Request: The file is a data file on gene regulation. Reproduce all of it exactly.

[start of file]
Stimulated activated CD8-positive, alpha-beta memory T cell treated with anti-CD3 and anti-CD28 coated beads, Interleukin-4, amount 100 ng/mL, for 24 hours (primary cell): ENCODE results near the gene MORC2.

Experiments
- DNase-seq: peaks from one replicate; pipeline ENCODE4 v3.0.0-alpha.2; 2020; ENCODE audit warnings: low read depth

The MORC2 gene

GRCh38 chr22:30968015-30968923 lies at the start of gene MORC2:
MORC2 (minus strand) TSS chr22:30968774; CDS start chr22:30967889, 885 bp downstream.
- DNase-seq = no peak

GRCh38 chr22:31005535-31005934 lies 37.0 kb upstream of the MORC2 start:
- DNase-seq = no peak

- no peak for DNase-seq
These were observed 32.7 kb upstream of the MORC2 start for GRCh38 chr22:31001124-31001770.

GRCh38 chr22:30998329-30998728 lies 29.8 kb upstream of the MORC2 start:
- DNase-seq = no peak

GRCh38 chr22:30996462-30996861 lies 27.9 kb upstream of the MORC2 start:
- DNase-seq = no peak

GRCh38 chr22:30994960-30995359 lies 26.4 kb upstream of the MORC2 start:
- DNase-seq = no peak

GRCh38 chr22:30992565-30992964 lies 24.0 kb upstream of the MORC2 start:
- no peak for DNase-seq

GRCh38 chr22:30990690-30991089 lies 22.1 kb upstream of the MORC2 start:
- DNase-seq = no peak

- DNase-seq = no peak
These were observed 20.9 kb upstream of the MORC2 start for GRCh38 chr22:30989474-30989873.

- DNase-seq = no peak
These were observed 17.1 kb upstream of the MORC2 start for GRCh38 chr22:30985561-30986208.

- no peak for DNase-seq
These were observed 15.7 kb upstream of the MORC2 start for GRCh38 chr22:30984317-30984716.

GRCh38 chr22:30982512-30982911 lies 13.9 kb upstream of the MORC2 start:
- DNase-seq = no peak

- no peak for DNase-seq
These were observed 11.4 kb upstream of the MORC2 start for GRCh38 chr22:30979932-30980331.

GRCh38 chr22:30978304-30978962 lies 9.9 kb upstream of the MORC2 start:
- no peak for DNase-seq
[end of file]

Stimulated activated CD8-positive, alpha-beta memory T cell treated with anti-CD3 and anti-CD28 coated beads, Interleukin-4, amount 100 ng/mL, for 24 hours (primary cell): ENCODE results near the gene MORC2.

Experiments
- DNase-seq: peaks from one replicate; pipeline ENCODE4 v3.0.0-alpha.2; 2020; ENCODE audit warnings: low read depth

The MORC2 gene

GRCh38 chr22:30968015-30968923 lies at the start of gene MORC2:
MORC2 (minus strand) TSS chr22:30968774; CDS start chr22:30967889, 885 bp downstream.
- DNase-seq = no peak

GRCh38 chr22:31005535-31005934 lies 37.0 kb upstream of the MORC2 start:
- DNase-seq = no peak

- no peak for DNase-seq
These were observed 32.7 kb upstream of the MORC2 start for GRCh38 chr22:31001124-31001770.

GRCh38 chr22:30998329-30998728 lies 29.8 kb upstream of the MORC2 start:
- DNase-seq = no peak

GRCh38 chr22:30996462-30996861 lies 27.9 kb upstream of the MORC2 start:
- DNase-seq = no peak

GRCh38 chr22:30994960-30995359 lies 26.4 kb upstream of the MORC2 start:
- DNase-seq = no peak

GRCh38 chr22:30992565-30992964 lies 24.0 kb upstream of the MORC2 start:
- no peak for DNase-seq

GRCh38 chr22:30990690-30991089 lies 22.1 kb upstream of the MORC2 start:
- DNase-seq = no peak

- DNase-seq = no peak
These were observed 20.9 kb upstream of the MORC2 start for GRCh38 chr22:30989474-30989873.

- DNase-seq = no peak
These were observed 17.1 kb upstream of the MORC2 start for GRCh38 chr22:30985561-30986208.

- no peak for DNase-seq
These were observed 15.7 kb upstream of the MORC2 start for GRCh38 chr22:30984317-30984716.

GRCh38 chr22:30982512-30982911 lies 13.9 kb upstream of the MORC2 start:
- DNase-seq = no peak

- no peak for DNase-seq
These were observed 11.4 kb upstream of the MORC2 start for GRCh38 chr22:30979932-30980331.

GRCh38 chr22:30978304-30978962 lies 9.9 kb upstream of the MORC2 start:
- no peak for DNase-seq